SYLHET, Sept 30: Dwellers in the Sylhet City Corporation (SCC) area have been suffering much due to inadequate supply of pure drinking water as the authority concerned supply 45 million litres against a demand of 85 million litres.
Amid such a crisis with about 50 per cent supply, the Sylhet City Corporation (SCC) decided to establish a new water treatment plant with 50 million litres capacity, sources said. The Tk 6.5 billion project, okayed by the LGRD ministry is now awaiting approval from the ECNEC.
The SCC can now supply only 7.7 million litres from its water treatment plant in Kuhsighat area although it has a capacity of 28 million litres. For technical reasons, the plant can't be operated properly.
Besides, 38 production wells out of 42 in the city areas produce water for supplying to the dwellers.
The other and too-old small plant in the city's Topkhana area had long been lying inoperative due to its worn out state while the authority concerned wants to set up a small plant of 2.0 million litres capacity there.
Officials at the Water supply section of the SCC informed they can supply maximum 45 million litres from the Kushighat plant and from the 38 production wells. Yet the deficit stands at 40 million litres a day.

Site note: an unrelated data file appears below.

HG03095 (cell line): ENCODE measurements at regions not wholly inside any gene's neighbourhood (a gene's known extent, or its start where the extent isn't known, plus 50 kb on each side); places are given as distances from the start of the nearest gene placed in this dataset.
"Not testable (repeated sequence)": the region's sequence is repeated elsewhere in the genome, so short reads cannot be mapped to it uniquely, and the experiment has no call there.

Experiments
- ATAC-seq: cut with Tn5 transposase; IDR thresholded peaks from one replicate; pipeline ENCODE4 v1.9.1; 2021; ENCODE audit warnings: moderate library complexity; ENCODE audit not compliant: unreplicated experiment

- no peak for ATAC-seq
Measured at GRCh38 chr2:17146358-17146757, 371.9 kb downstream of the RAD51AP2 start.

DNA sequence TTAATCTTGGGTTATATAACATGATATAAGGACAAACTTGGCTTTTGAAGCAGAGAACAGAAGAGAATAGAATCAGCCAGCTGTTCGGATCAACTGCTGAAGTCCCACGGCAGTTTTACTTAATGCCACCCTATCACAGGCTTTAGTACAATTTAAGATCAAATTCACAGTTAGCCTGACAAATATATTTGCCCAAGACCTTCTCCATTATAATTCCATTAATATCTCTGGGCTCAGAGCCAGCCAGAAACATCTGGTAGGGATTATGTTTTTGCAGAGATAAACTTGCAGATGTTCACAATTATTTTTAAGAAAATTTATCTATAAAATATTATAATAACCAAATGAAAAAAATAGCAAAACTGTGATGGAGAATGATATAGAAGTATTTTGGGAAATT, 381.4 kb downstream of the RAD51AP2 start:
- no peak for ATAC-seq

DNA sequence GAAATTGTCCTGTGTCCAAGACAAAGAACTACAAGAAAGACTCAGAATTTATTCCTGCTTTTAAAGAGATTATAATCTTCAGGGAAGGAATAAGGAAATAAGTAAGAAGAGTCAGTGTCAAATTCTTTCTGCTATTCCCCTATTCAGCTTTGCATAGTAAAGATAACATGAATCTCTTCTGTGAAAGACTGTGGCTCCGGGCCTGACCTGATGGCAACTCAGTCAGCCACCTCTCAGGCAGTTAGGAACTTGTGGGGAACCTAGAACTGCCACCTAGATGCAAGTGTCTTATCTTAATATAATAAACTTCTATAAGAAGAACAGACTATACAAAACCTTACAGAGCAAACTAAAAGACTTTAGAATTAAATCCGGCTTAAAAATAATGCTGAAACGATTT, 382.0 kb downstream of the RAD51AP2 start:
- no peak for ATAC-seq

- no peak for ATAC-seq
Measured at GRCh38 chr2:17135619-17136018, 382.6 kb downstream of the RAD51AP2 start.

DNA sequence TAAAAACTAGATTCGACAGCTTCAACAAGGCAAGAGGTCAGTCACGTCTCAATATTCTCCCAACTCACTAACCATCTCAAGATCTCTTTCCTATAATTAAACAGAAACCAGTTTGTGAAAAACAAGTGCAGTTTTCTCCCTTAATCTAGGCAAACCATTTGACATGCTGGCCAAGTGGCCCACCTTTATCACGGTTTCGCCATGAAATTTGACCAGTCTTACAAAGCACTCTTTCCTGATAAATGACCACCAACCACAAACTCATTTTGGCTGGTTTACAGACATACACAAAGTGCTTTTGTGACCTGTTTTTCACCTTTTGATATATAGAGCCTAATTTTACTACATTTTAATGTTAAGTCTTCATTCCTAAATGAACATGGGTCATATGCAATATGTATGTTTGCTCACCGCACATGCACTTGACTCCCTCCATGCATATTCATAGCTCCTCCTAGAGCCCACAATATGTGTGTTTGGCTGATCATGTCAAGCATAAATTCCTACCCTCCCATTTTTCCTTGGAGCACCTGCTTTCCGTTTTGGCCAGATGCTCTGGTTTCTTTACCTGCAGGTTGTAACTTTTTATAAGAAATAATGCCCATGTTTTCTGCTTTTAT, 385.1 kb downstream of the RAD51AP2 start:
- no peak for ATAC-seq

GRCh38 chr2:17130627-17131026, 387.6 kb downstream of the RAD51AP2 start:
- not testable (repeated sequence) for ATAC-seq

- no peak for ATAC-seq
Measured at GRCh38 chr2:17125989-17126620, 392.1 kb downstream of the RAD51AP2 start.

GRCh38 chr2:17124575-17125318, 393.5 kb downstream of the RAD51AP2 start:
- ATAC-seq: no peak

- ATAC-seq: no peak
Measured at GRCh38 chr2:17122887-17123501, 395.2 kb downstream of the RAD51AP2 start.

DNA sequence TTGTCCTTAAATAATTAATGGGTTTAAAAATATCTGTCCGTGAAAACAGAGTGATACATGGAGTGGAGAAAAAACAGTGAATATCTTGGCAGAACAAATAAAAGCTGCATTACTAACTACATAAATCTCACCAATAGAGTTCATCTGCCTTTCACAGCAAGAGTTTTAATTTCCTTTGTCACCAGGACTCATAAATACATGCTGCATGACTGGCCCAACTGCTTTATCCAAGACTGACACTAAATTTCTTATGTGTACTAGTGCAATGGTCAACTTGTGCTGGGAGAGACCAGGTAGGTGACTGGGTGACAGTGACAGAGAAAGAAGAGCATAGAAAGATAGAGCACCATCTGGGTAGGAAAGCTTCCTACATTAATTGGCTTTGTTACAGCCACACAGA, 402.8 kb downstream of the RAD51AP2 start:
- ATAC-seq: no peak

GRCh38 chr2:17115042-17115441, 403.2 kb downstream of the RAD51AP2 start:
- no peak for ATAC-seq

This is why they decided to establish a new plant on the Chengerkhal riverbank, which flows through the suburban area. Institute of Water Modelling (IWM) had done the feasibility study, the officials added.
Accordingly, a Development Project Profile (DPP) was prepared and on approval, it was sent to the LGRD ministry. Now the 50 million- litre capacity plant project has been awaiting approval at the ECNEC. Then as the first step, process for the plant's land acquisition would begin, the officials further said
SCC mayor Ariful Haque Chowdhury said, "With a target to meeting the ever rising water demand, we would establish a new water treatment plant at suburban Chengerkhal. As the LGRD ministry had examined and approved the project and sent it to the ECNEC, hopefully it would be approved at the ECNEC. Then we would start work. The 50 million litre-capacity treatment would help meet the demand."